MOAA's Tips for Starting Right on the New Job

Professionals having a discussion.

You got the job. Congratulations. Now what's your plan for the first 90 days at the new company?

Making a positive first impression is especially important in this situation. Here are a few things to consider when starting a new job outside the military.

Observe and Listen

There may be a few similarities when comparing your new company with the military (one bureaucracy is much like another), but there will be some big differences, too. Try to keep in mind that you are stepping into a new organization and culture, so it is important for you to figure out how to fit in. Don't expect them to change to fit with you. And before I forget to say it, you are not "Col." Jones anymore. You're Mr. or Mrs. Jones or, more likely, Bob or Mary.

Keep an open mind and observe how business is done at the new company. Take notes along the way; you may be surprised to learn the company is doing many good things. Become familiar with company policies and procedures. Ask questions, but also learn how to find company documents, process diagrams and forms on your own.

Find your way around the building or job site and know where key offices and meeting rooms are located. Learn where to draw or order supplies and where copy machines and printers are located and other important resources. If possible, learn how to operate these systems on your own so you don't have to constantly ask your co-workers for their help (and become a pest).


Your job description is an important document summarizing your responsibilities, but it will not contain everything expected of you in the new position. It is very important to meet with your boss and understand their expectations. Ask questions and be sure you have a firm handle on those expectations. Any misunderstanding of the boss' expectations will work against you.

Be sure to discuss the boss' expectations during your "welcome aboard" introductory meeting with your new boss. If you were hired to address and correct an issue or problem for the company (and your boss), this is also a good time to discuss that as well.

Schedule another meeting with the boss 2-4 weeks after you have been on the job. During this meeting, it is important to discuss your performance goals and to gain a firm understanding of how your performance will be measured. Again, any confusion here will work against you, so you need to ensure both of you clearly understand what is expected of you.


Part of a company's culture is how communications are conducted within the company. This is another area where you need to figure out how to fit in so your communications will be more effective (or as effective as possible). Critical to you is determining how your boss prefers to communicate. If your boss likes to use email, but you keep trying to call them on the phone, you will start to irritate your boss (and you may never find this out until it is too late). Use the boss' preferred method and then keep your boss updated.


Another aspect of a company's culture involves meetings and events. Find out when recurring meetings are scheduled and add them to your calendar.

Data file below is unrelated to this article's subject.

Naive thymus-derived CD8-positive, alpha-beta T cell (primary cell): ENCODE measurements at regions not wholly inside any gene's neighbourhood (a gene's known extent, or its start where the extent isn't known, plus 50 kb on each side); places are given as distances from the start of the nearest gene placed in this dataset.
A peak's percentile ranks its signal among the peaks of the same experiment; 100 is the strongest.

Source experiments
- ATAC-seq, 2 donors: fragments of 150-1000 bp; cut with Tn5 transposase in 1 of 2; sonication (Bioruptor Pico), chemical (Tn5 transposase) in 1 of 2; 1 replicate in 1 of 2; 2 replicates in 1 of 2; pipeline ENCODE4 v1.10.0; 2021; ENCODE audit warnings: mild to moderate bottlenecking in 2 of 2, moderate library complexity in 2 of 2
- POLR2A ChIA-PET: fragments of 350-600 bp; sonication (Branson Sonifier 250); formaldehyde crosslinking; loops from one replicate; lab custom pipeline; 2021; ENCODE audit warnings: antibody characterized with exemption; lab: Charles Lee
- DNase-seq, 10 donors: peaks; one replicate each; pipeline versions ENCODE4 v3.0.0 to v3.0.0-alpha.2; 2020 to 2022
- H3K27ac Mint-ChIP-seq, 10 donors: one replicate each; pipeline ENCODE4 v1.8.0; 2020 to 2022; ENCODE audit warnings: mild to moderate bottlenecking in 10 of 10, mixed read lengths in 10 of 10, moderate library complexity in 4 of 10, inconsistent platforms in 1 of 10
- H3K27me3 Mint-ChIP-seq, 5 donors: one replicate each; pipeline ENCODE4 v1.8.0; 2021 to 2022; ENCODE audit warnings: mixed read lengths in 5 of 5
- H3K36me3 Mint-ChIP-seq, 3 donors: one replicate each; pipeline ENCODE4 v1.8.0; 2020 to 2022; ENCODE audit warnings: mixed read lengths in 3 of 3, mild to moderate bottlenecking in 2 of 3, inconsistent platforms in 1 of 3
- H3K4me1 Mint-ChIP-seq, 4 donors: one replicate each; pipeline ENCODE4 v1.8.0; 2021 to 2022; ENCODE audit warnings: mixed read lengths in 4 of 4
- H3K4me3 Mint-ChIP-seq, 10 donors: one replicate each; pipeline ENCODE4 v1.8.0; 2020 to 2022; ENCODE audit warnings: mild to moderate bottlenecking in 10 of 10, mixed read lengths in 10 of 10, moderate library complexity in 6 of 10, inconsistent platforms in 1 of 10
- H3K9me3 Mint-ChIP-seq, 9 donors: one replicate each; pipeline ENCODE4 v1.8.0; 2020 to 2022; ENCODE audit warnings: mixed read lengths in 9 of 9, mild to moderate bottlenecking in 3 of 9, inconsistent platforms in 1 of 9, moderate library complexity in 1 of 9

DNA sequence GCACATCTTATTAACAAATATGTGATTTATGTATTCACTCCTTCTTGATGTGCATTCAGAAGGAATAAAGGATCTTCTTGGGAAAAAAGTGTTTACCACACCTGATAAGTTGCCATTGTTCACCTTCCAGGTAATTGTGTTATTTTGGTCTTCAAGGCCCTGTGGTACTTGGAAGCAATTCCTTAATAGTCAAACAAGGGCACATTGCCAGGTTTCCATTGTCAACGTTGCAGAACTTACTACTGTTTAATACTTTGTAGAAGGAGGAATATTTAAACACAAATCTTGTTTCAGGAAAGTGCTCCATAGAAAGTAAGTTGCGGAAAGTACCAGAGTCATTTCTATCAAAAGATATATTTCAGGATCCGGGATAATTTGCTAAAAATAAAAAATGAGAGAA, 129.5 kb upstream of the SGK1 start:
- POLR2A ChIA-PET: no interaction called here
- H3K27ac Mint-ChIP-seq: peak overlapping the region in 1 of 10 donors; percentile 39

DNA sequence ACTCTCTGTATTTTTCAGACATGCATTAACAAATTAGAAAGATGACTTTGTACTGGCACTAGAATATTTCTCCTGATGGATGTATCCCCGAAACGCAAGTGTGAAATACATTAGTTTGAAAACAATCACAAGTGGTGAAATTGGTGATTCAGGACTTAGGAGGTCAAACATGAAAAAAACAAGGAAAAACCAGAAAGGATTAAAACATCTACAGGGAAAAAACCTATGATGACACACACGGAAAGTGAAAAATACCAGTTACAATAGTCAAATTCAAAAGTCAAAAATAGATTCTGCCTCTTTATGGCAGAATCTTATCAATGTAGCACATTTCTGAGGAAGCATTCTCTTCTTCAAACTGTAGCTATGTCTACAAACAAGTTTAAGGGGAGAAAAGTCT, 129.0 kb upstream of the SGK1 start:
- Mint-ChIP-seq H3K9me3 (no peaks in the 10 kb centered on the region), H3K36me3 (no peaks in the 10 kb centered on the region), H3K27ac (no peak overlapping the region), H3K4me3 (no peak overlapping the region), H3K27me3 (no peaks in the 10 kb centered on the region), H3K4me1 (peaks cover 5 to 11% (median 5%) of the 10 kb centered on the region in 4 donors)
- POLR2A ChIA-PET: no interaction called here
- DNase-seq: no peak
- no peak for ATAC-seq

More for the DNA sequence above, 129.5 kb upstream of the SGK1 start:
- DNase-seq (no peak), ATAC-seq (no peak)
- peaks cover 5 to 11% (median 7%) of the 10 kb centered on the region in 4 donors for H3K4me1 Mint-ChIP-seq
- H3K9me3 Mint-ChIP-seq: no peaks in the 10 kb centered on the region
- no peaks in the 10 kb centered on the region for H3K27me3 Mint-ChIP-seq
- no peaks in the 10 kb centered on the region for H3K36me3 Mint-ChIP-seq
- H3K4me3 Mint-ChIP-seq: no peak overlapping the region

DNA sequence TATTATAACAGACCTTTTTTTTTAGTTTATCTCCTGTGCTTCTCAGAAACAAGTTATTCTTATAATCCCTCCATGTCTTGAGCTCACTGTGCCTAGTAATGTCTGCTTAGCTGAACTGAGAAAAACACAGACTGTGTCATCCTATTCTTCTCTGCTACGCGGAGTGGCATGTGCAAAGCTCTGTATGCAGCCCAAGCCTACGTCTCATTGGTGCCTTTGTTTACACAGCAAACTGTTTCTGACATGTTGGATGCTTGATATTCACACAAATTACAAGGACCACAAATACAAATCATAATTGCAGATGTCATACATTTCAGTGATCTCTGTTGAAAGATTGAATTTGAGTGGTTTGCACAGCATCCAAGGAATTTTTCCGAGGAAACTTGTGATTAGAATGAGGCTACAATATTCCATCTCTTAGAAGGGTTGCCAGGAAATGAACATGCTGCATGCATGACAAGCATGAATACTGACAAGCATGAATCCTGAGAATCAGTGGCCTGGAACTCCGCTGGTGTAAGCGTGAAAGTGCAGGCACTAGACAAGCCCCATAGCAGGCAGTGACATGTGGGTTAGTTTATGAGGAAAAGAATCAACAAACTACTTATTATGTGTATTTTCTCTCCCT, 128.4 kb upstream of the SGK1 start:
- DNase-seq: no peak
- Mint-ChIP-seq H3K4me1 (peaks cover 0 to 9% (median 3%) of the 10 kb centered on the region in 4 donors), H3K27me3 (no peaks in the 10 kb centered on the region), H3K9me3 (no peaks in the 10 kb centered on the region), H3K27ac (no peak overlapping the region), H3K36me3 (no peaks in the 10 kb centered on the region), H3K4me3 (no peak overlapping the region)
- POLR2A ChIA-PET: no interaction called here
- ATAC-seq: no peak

It's a good idea for the first 2-3 meetings to listen and observe in order to get a feel for the meeting tempo and what is said or not said. This may be one of the first instances where you will notice a big difference from your time in the military.

I don't mean the flow or topics; I am referring to the attendees. When you walked into the room for a military meeting, you had a good idea of who was who (even if some were strangers), because most everyone wore a uniform.

No one will wear a uniform at your company meeting, and it is completely possible that the senior vice president shows up in casual clothes while a manager in business development wears a suit. In this case, the suit does not give an accurate indication of "rank." So listening will be important to determine who the "big dog" is in the room.


Like any new command to which you reported in the military, it is important to begin building relationships at your new company in order to assimilate rapidly into the company and to be effective in your job quickly.

Try to identify people you want to get to know better, but also look for opportunities to network internally and connect with those who will help you and may provide opportunities to advance within the company. Don't be the "know-it-all," as you may alienate your colleagues, which will hinder your job effectiveness.

And try to avoid saying, "In the Navy [or other service], we did it like this ..." This just tells your fellow employees that you're going to have a problem fitting in.

Other Items

You will need to build credibility relatively quickly, so positive impressions will matter. Show enthusiasm for your new job and company. Pitch in where you can, even if it is not part of your job description. "Pay it forward" -- help someone today, and they will help you later.

Last but not least, exceed the expectations of your boss.

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